Skincare interventions in infants for preventing eczema and food allergy: A cochrane systematic review and individual participant data meta-analysis

Maeve M. Kelleher, Suzie Cro, Eleanor Van Vogt, Victoria Cornelius, Karin C. Lodrup Carlsen, Håvard Ove Skjerven, Eva Maria Rehbinder, Adrian Lowe, Eishika Dissanayake, Naoki Shimojo, Kaori Yonezawa, Yukihiro Ohya, Kiwako Yamamoto-Hanada, Kumiko Morita, Michael Cork, Alison Cooke, Eric L. Simpson, Danielle McClanahan, Stephan Weidinger, Jochen SchmittEmma Axon, Lien Tran, Christian Surber, Lisa M. Askie, Lelia Duley, Joanne R. Chalmers, Hywel C. Williams, Robert J. Boyle

Research output: Contribution to journalReview articlepeer-review

1 Citation (Scopus)

Abstract

Objective: Eczema and food allergy start in infancy and have shared genetic risk factors that affect skin barrier. We aimed to evaluate whether skincare interventions can prevent eczema or food allergy. Design: A prospectively planned individual participant data meta-analysis was carried out within a Cochrane systematic review to determine whether skincare interventions in term infants prevent eczema or food allergy. Data sources: Cochrane Skin Specialised Register, CENTRAL, MEDLINE, Embase and trial registries to July 2020. Eligibility criteria for selected studies: Included studies were randomized controlled trials of infants <1 year with healthy skin comparing a skin intervention with a control, for prevention of eczema and food allergy outcomes between 1 and 3 years. Results: Of the 33 identified trials, 17 trials (5823 participants) had relevant outcome data and 10 (5154 participants) contributed to IPD meta-analysis. Three of seven trials contributing to primary eczema analysis were at low risk of bias, and the single trial contributing to primary food allergy analysis was at high risk of bias. Interventions were mainly emollients, applied for the first 3–12 months. Skincare interventions probably do not change risk of eczema by age 1–3 years (RR 1.03, 95% CI 0.81, 1.31; I2=41%; moderate certainty; 3075 participants, 7 trials). Sensitivity analysis found heterogeneity was explained by increased eczema in a trial of daily bathing as part of the intervention. It is unclear whether skincare interventions increase risk of food allergy by age 1–3 years (RR 2.53, 95% CI 0.99 to 6.47; very low certainty; 996 participants, 1 trial), but they probably increase risk of local skin infections (RR 1.34, 95% CI 1.02, 1.77; I2=0%; moderate certainty; 2728 participants, 6 trials). Conclusion: Regular emollients during infancy probably do not prevent eczema and probably increase local skin infections.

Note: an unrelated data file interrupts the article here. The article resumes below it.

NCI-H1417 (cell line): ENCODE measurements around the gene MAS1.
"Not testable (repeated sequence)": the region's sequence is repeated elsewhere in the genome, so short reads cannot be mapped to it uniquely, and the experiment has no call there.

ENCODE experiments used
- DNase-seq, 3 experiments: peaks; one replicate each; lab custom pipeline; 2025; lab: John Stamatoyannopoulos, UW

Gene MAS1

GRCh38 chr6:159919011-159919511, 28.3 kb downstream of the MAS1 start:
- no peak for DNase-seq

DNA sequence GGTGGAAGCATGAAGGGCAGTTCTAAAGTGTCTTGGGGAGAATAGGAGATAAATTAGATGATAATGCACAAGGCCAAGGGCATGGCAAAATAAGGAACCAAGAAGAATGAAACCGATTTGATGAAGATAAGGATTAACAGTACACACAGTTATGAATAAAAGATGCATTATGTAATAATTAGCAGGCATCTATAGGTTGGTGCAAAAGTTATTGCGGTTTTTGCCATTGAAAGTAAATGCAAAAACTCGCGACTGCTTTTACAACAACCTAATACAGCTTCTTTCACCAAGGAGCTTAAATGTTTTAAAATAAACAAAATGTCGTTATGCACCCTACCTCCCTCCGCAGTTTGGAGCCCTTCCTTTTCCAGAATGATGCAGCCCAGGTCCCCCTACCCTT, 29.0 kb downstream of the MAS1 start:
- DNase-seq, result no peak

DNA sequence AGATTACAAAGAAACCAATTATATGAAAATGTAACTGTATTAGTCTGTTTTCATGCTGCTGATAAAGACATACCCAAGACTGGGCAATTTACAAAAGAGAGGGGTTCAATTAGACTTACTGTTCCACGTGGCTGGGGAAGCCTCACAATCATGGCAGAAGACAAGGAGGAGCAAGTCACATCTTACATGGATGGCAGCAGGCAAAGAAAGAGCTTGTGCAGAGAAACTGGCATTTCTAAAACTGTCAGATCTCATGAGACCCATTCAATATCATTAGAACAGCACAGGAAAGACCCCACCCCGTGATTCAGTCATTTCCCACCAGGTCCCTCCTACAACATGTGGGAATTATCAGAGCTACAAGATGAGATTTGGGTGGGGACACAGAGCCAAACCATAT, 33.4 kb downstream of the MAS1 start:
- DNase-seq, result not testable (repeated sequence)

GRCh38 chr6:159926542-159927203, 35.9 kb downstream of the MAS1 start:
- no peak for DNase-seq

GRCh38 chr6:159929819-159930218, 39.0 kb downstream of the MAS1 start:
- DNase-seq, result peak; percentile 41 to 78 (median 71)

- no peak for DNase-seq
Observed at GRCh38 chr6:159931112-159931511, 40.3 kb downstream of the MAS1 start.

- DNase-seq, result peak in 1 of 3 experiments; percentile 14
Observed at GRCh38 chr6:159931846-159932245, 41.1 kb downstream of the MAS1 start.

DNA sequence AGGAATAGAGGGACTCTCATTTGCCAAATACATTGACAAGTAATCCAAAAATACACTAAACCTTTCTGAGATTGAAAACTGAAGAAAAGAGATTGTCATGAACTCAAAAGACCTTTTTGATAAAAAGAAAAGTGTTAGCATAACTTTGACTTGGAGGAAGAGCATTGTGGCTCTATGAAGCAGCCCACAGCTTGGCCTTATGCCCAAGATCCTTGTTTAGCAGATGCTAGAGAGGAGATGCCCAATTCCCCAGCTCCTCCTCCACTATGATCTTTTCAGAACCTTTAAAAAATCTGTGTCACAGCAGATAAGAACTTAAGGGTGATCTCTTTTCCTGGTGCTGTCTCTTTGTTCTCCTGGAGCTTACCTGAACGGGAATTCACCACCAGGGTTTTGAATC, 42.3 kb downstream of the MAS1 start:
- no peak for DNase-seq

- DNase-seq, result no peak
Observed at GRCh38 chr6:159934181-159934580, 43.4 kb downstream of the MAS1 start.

Original languageEnglish
Pages (from-to)402-418
Number of pages17
JournalClinical and Experimental Allergy
Volume51
Issue number3
DOIs
Publication statusPublished - 2021 Mar

Keywords

  • atopic dermatitis
  • food allergy
  • prevention

ASJC Scopus subject areas

  • Immunology and Allergy
  • Immunology

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